signal and scrimmage practice.
Among this group of boys there were
only six who had first team experience
and it was only after a lot of hard work
and practice that the team was able to
win so many games.
The new gridiron was in fine :shape for
the first game with steel goals, white
markers and nice green grass on which to
play. This field is the most modern of any
field in any high school and has a drain-
age system as good as the one in the Uni-
versity stadium at Lincoln. This field was
taken care of all through the summer and
was in tip top shape.
The football season was very success-
ful this year, the team winning every
game excepting one, the game with Sid-
ney which was lost by a score of 2-0.
North Platte beat the "Swedes" at
Gothenburg in a game that had all the
thrills of any college game. In this game
Gothenburg made the first touchdown and
it seemed as though North Platte would
loseg but never losing their spirit the
Bulldogs won after hard plunging, forward
passing, and long end runs all through the
This same thing was repeated in the
game with Cambridge on our own field
when Cambridge made the first score of
the gameg but again after playing a hard
game North Platte was victorious.
Among the outstanding players were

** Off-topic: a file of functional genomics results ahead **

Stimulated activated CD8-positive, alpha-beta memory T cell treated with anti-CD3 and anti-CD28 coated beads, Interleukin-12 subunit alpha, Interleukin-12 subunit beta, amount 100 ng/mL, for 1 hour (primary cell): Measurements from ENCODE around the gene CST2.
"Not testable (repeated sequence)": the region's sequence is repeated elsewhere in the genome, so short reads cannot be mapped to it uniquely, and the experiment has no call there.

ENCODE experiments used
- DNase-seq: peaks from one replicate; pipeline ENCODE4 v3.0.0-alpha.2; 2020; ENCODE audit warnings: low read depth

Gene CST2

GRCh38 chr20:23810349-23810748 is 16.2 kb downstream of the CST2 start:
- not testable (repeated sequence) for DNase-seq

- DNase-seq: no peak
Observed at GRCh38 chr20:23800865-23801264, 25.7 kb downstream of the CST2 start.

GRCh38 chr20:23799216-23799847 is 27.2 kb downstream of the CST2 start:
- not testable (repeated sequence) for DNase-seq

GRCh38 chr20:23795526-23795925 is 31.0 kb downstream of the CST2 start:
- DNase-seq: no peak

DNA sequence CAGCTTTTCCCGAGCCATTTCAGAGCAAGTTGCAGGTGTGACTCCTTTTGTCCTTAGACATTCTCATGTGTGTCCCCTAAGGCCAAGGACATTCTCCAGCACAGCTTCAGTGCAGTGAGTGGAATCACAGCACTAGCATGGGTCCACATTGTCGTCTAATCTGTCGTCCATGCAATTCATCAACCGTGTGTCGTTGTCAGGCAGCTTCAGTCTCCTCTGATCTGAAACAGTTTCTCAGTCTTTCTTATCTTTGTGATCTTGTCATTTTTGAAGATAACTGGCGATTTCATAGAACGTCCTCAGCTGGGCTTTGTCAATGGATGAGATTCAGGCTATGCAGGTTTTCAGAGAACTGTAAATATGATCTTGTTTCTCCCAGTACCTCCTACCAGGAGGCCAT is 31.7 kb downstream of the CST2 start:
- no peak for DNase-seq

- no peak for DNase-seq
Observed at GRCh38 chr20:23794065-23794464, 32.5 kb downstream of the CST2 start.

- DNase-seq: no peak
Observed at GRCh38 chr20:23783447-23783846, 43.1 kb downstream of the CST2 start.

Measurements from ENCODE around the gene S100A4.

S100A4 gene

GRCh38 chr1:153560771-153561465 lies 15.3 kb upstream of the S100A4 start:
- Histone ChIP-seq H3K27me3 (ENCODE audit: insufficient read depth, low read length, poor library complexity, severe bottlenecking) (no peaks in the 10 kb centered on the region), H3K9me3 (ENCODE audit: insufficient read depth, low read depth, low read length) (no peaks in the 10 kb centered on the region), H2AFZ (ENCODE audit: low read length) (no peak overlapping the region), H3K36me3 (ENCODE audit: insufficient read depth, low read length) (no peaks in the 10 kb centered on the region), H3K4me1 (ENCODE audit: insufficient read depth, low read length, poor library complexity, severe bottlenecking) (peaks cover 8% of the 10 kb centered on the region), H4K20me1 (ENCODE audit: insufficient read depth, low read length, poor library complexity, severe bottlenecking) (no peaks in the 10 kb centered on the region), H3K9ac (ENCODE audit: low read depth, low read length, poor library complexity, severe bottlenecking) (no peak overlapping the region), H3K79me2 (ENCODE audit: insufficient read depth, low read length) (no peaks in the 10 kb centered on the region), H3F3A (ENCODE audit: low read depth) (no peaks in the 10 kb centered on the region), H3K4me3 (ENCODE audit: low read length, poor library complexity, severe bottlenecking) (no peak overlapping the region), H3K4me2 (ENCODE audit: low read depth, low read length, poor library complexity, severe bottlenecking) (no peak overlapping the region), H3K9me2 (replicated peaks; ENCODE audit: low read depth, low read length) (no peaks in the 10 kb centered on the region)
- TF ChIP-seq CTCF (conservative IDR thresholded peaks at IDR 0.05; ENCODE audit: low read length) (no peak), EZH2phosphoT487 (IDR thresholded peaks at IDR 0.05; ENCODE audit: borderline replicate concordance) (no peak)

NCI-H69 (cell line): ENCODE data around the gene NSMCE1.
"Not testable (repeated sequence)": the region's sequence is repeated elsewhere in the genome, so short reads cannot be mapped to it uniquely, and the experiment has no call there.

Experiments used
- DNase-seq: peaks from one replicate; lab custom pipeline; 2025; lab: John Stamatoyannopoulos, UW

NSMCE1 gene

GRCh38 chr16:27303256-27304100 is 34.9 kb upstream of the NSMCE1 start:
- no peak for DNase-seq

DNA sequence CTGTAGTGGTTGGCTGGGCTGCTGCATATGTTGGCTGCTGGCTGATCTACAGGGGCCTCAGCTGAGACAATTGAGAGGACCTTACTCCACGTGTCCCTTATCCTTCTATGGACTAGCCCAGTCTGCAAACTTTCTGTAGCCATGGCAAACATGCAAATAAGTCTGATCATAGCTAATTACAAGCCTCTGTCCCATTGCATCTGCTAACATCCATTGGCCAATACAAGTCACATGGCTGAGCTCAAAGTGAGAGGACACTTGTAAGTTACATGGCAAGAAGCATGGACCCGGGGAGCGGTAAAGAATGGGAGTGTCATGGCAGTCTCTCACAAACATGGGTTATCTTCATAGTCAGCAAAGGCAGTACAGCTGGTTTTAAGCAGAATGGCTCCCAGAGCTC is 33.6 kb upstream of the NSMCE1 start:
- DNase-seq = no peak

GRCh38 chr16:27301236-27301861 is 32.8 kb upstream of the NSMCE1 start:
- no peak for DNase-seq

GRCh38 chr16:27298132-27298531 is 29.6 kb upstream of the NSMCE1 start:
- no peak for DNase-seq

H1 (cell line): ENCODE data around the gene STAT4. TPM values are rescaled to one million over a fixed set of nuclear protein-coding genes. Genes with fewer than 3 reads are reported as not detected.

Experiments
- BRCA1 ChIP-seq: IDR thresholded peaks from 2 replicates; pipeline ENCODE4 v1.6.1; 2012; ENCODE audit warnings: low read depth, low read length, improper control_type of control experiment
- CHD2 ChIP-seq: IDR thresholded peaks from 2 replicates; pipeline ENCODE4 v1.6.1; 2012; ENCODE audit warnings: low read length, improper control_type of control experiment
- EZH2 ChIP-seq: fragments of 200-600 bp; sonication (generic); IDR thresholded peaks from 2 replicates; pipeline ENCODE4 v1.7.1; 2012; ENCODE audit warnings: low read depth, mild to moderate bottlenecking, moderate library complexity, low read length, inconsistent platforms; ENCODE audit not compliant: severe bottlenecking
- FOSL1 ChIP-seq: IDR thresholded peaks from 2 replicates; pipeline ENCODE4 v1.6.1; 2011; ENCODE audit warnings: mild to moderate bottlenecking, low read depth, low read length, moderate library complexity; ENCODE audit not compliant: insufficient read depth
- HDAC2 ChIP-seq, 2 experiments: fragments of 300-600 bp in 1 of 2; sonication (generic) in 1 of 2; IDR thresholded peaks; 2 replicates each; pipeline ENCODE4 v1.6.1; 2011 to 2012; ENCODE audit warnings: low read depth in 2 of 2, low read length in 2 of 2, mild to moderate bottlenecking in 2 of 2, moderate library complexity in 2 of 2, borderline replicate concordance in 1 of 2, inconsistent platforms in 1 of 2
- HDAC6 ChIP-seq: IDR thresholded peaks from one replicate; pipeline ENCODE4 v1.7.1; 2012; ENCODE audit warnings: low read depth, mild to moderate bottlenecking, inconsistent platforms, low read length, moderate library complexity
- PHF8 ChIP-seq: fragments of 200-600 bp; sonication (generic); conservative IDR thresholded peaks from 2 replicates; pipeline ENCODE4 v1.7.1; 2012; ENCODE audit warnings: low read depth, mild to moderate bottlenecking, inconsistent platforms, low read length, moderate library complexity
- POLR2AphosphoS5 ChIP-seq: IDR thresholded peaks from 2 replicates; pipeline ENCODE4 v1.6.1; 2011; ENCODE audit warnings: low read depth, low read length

Fred Ugai and Leo Bechan, who were
selected for all state team, and James
Drost and Paul Faulkner, who were given
honorable mention by the committee
selecting the all state team.
The North Platte team won all of the
Southwestern conference games they play-
ed thereby winning' the -conference title.
There were twenty-seven letter men
this year and of those fifteen will be
back next year. With so many letter men
back next year the team should be even
more .successful than the one of this year.
We hope that the Southwestern champion-
ship will again go to North Platte in 1932
and that we might be the mythical state
champions of Nebraska. '
THE R0 UND-UP
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End 140 pounds
Age 17 Senior
"Bitch, the Great Dane," has
followed football in North Platte
for the last five years. He begin
his football career as a midget in
1927, also playing as a midget the
following year of 1928.